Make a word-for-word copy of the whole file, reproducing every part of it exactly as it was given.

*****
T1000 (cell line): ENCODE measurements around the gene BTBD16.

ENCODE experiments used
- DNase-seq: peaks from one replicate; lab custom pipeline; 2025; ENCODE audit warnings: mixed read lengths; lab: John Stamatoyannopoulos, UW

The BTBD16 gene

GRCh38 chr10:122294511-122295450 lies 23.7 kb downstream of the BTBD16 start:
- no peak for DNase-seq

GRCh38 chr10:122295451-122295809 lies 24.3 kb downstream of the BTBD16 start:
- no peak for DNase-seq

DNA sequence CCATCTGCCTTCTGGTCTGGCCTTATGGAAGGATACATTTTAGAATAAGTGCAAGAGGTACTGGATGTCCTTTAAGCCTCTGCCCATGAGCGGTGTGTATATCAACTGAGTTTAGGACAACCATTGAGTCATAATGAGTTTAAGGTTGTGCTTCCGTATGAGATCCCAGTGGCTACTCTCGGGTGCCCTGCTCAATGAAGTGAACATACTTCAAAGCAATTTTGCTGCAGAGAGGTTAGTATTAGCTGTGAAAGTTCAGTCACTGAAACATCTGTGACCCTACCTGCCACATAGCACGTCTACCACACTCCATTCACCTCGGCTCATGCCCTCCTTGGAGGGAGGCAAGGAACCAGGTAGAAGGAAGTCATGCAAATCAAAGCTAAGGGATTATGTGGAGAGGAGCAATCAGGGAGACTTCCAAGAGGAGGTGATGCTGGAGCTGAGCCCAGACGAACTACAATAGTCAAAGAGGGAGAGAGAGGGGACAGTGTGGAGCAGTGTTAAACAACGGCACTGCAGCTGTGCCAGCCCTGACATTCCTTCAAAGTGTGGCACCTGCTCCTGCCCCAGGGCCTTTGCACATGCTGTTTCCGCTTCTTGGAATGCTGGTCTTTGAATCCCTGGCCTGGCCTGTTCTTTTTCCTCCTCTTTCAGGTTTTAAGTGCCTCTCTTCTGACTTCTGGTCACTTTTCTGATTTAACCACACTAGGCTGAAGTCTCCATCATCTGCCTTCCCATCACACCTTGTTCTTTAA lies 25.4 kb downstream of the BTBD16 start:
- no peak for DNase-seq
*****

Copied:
T1000 (cell line): ENCODE measurements around the gene BTBD16.

ENCODE experiments used
- DNase-seq: peaks from one replicate; lab custom pipeline; 2025; ENCODE audit warnings: mixed read lengths; lab: John Stamatoyannopoulos, UW

The BTBD16 gene

GRCh38 chr10:122294511-122295450 lies 23.7 kb downstream of the BTBD16 start:
- no peak for DNase-seq

GRCh38 chr10:122295451-122295809 lies 24.3 kb downstream of the BTBD16 start:
- no peak for DNase-seq

DNA sequence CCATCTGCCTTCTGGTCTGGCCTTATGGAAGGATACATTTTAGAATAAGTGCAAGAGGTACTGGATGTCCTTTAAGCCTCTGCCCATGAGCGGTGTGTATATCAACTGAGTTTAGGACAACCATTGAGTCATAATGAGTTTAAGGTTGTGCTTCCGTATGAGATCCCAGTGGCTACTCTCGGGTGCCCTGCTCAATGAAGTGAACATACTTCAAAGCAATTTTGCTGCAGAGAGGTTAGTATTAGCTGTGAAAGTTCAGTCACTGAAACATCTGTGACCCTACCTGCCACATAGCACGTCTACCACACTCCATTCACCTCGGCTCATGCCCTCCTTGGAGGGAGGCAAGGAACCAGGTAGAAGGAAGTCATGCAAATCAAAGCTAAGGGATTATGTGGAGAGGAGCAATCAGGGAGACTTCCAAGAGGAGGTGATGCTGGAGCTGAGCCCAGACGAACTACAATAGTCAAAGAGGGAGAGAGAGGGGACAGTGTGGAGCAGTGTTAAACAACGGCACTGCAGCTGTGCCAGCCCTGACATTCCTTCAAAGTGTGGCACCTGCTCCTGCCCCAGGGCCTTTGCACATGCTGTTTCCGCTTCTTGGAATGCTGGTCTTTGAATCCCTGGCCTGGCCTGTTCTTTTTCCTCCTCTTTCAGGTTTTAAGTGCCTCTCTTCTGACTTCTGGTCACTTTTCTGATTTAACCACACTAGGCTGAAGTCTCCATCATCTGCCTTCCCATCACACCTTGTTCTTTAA lies 25.4 kb downstream of the BTBD16 start:
- no peak for DNase-seq